German car industry recovers fastest from crisis
The German economic decline was 9.7 per cent in the second quarter, slightly smaller than expected, according to a report by the German Federal Statistical Office (Destatis) on Tuesday. As a result of the improving business sentiment, one of the big winners of the recovery could be the automotive industry, a survey by the Ifo Institute for Economic Research shows. Porsche, meanwhile, has been prosecuted, this time over concerns about petrol engines.
In Germany, gross domestic product (GDP) fell by 9.7 per cent in the second quarter of 2020 compared to the same period of the previous year, the German Federal Statistical Office (Destatis) reported on Tuesday. Experts previously expected a 10.1 per cent decline. In the worst three months of the 2009 financial crisis the German economy shrank by less than 5 per cent.
???????? German second quarter
Consumer spending -10.9%
Exports over -20%
H1 deficit of 3.2%
— GnS Economics (@GnSEconomics) August 25, 2020
The recession caused by coronavirus also cut a huge hole in the German budget. The federal, provincial and local public administration sectors along with the social security spent 51.6 billion euros more in the first half of the year than their revenues, Destatis reports. The general government deficit corresponds to 3.2 per cent of GDP, although a surplus of 46.5 billion euros could be recorded in the first half of 2019.
Export expectations in the manufacturing sector of Europe s largest economy rose in July, with the automotive industry among the biggest winners, the German Ifo institute said. This survey showed an improvement in business expectations for the second month in a row: the index rose to 43.7 points in July from 26.9 points in June. Automakers also rated their export prospects more optimistically, with the relevant index rising to 40.8 points in July from 17.3 points in the previous month.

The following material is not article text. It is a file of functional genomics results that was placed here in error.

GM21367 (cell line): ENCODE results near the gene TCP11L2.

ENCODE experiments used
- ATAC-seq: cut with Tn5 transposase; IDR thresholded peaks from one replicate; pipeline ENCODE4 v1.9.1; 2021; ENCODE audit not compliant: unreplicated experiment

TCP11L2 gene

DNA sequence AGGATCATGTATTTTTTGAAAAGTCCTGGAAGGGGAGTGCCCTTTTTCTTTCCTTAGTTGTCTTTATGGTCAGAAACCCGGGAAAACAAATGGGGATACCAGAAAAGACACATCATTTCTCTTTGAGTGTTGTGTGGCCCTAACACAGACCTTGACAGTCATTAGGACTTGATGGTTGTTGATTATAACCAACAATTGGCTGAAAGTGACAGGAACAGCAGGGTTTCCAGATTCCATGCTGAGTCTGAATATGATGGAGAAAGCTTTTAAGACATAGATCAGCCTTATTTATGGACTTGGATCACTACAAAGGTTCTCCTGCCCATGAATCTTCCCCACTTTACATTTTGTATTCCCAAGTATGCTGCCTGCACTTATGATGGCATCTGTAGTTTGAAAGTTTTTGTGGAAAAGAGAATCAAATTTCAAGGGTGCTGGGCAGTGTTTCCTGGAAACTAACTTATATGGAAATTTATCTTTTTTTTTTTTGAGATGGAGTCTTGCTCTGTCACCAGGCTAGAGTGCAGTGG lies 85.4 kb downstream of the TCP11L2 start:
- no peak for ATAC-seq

Kraftfahrt-Bundesamt ermittelt gegen#Porsche wegen Manipulation bei #Benzinmotoren.
Fahrzeuge erkennen Prüfstand. #Porsche selbst habe den Verdacht dem #KBA und der zuständigen Staatsanwaltschaft in #Stuttgart, sowie den Behörden in den #USA mitgeteilt.https://t.co/ryP4aqlcv0
— michael müller (@mike8red) August 23, 2020
Meanwhile, the German Road Transport Authority (KBA) has launched an investigation in Stuttgart against Porsche on suspicion of tampering with petrol engines. KBA suspects that some Porsche engines may deviate from the specifications set forth in the manufacturing license. Concerns have also been raised about engine control software and exhaust gas cleaning equipment (catalytic converters).
Porsche is the luxury brand of Volkswagen Group. The Stuttgart-based manufacturer was condemned in the diesel scandal that broke out in 2015. The European Commission ordered the VW Group to pay a fine of 535 million euros in 2019 for selling vehicles breaking emissions regulations, and deceived customers in the United States and Canada are winning a series of damages lawsuits against the company.